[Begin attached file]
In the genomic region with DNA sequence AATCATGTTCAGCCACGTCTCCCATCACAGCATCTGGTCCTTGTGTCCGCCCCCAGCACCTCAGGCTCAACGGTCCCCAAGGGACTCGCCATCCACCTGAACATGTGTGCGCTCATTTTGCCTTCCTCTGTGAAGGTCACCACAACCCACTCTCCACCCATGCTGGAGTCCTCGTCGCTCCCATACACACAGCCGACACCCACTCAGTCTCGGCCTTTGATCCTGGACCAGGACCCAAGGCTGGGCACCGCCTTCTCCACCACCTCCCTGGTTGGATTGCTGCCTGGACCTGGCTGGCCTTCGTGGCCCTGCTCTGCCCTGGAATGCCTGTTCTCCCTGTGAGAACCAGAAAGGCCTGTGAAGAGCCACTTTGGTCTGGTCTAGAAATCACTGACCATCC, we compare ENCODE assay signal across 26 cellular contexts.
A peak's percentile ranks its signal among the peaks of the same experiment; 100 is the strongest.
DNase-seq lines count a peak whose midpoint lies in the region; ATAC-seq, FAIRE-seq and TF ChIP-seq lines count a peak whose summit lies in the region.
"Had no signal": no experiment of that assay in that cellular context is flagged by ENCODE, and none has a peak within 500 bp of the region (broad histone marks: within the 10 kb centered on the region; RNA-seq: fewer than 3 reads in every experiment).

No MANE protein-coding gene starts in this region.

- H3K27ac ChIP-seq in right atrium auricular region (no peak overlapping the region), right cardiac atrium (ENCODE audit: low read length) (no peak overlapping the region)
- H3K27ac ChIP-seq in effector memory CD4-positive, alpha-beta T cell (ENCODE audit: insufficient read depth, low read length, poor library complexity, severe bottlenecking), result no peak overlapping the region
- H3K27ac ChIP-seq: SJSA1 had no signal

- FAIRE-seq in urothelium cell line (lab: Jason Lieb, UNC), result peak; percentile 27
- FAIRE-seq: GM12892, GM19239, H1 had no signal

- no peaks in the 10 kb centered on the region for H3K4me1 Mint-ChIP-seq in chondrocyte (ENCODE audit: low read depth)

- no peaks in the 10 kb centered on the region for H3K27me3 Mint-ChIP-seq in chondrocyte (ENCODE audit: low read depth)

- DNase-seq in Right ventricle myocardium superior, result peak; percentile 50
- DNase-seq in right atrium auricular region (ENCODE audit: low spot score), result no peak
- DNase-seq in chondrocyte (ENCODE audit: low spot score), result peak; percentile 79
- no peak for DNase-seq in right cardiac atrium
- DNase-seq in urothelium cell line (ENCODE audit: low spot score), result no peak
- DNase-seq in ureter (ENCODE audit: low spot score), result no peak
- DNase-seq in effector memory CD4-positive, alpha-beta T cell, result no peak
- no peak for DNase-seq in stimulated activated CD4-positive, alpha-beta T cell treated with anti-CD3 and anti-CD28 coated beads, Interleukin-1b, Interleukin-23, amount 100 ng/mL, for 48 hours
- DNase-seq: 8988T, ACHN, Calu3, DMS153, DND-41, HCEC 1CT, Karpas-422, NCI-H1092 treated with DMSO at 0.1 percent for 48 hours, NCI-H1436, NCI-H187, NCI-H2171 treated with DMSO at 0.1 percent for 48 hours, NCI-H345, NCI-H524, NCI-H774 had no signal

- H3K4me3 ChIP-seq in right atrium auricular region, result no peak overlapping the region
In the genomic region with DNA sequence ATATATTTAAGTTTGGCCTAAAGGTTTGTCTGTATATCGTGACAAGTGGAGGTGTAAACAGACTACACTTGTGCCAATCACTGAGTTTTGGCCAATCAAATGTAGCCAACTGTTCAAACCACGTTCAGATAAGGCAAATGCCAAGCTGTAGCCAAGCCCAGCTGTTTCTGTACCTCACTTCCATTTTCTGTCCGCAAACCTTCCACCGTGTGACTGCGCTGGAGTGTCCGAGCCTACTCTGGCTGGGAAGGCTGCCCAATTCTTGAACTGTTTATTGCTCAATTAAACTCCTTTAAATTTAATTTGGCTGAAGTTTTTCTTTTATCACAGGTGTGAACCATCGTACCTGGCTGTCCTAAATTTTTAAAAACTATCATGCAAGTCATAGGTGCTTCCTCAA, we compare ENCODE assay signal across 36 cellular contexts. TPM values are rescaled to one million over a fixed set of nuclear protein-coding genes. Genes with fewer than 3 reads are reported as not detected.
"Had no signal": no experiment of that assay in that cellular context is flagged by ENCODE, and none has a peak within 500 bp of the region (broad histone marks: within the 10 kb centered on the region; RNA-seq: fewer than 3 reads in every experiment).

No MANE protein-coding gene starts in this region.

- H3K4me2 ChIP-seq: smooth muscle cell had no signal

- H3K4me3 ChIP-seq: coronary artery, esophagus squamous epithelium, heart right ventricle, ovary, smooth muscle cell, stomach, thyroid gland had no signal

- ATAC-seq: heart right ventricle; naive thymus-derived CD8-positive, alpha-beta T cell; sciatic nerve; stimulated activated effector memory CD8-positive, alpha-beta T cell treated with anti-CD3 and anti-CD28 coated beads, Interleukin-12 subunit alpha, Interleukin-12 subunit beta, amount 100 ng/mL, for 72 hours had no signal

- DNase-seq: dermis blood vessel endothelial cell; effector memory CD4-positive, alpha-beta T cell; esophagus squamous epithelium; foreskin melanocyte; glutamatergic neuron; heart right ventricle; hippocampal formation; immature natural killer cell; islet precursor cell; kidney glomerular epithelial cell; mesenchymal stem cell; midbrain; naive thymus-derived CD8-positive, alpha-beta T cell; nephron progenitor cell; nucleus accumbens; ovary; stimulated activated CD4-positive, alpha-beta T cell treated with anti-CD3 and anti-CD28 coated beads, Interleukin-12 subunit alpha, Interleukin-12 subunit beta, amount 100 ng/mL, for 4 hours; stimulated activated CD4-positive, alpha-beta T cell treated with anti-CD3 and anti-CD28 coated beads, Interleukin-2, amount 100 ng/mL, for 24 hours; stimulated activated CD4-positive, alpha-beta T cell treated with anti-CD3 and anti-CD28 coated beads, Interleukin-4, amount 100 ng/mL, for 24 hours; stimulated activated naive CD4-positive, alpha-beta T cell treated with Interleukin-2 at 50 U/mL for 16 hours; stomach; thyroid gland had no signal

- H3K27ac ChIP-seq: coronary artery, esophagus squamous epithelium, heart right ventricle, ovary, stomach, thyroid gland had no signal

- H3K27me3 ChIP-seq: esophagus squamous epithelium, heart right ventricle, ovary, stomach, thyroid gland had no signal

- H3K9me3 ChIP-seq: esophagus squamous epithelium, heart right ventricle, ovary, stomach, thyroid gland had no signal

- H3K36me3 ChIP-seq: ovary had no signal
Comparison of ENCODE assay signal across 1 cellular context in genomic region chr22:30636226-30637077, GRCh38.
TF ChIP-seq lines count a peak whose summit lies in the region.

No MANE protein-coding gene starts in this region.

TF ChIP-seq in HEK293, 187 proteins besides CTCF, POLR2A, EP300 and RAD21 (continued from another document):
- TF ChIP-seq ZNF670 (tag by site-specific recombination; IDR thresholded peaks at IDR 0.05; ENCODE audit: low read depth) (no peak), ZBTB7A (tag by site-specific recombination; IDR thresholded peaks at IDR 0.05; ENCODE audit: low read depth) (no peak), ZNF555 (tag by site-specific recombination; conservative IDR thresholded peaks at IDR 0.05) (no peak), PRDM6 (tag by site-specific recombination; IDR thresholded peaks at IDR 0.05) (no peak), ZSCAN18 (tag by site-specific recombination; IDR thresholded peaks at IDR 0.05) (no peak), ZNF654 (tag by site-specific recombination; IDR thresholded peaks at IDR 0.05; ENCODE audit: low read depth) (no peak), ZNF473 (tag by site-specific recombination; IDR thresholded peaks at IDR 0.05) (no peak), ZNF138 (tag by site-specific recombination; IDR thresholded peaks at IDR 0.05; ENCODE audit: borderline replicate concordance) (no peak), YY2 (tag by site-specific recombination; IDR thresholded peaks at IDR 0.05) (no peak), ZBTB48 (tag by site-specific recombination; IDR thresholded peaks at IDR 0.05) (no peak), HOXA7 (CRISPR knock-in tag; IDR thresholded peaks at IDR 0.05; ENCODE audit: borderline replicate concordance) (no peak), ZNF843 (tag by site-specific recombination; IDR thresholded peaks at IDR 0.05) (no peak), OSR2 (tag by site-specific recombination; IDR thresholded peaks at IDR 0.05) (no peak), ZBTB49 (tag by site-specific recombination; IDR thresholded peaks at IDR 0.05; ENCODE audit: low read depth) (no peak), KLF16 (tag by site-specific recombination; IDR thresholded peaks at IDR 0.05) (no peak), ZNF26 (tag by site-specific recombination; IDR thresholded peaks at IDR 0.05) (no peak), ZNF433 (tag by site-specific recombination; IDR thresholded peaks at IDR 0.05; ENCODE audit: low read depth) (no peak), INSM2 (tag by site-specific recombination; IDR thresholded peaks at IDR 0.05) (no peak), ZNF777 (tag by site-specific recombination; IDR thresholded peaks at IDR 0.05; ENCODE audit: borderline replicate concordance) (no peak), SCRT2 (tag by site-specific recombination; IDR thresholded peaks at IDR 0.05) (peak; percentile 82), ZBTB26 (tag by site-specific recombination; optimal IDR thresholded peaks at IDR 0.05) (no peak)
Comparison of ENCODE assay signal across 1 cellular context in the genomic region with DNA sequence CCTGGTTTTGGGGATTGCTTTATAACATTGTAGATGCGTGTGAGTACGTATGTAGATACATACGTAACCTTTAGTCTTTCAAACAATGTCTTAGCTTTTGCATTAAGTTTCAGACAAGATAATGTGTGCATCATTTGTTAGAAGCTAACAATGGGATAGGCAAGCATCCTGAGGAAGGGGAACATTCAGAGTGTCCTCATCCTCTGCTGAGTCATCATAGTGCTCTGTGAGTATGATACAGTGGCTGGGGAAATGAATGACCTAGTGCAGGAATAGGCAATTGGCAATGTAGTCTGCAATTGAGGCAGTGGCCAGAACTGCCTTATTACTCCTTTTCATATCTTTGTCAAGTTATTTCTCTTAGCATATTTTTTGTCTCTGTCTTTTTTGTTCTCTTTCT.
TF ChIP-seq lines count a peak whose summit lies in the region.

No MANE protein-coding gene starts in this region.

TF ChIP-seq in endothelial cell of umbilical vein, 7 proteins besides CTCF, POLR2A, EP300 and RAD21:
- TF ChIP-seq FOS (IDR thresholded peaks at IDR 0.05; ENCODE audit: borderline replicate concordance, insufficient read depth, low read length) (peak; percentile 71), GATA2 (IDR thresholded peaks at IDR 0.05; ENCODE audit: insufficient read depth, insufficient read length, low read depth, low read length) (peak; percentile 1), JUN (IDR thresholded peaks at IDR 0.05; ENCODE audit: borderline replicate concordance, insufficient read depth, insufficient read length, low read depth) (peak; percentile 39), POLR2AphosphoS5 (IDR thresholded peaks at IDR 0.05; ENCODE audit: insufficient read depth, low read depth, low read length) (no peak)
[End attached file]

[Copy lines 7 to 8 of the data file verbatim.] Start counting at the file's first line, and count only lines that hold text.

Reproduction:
- H3K27ac ChIP-seq in effector memory CD4-positive, alpha-beta T cell (ENCODE audit: insufficient read depth, low read length, poor library complexity, severe bottlenecking), result no peak overlapping the region
- H3K27ac ChIP-seq: SJSA1 had no signal